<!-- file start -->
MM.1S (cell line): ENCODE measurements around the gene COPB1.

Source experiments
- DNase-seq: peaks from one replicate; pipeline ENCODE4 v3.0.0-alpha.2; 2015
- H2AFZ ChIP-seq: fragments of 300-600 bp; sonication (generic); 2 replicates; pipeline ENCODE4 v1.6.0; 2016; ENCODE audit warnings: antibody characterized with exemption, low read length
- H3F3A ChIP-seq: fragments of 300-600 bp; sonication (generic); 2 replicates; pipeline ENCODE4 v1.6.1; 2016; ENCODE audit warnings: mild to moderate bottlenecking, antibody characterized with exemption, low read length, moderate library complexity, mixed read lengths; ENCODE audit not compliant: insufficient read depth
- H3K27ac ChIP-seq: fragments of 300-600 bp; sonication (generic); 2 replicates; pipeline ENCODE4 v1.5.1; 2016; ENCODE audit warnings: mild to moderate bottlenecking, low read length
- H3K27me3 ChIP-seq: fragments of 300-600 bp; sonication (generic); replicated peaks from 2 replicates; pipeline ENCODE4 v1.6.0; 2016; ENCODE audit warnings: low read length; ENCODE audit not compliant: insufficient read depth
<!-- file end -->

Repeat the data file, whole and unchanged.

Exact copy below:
MM.1S (cell line): ENCODE measurements around the gene COPB1.

Source experiments
- DNase-seq: peaks from one replicate; pipeline ENCODE4 v3.0.0-alpha.2; 2015
- H2AFZ ChIP-seq: fragments of 300-600 bp; sonication (generic); 2 replicates; pipeline ENCODE4 v1.6.0; 2016; ENCODE audit warnings: antibody characterized with exemption, low read length
- H3F3A ChIP-seq: fragments of 300-600 bp; sonication (generic); 2 replicates; pipeline ENCODE4 v1.6.1; 2016; ENCODE audit warnings: mild to moderate bottlenecking, antibody characterized with exemption, low read length, moderate library complexity, mixed read lengths; ENCODE audit not compliant: insufficient read depth
- H3K27ac ChIP-seq: fragments of 300-600 bp; sonication (generic); 2 replicates; pipeline ENCODE4 v1.5.1; 2016; ENCODE audit warnings: mild to moderate bottlenecking, low read length
- H3K27me3 ChIP-seq: fragments of 300-600 bp; sonication (generic); replicated peaks from 2 replicates; pipeline ENCODE4 v1.6.0; 2016; ENCODE audit warnings: low read length; ENCODE audit not compliant: insufficient read depth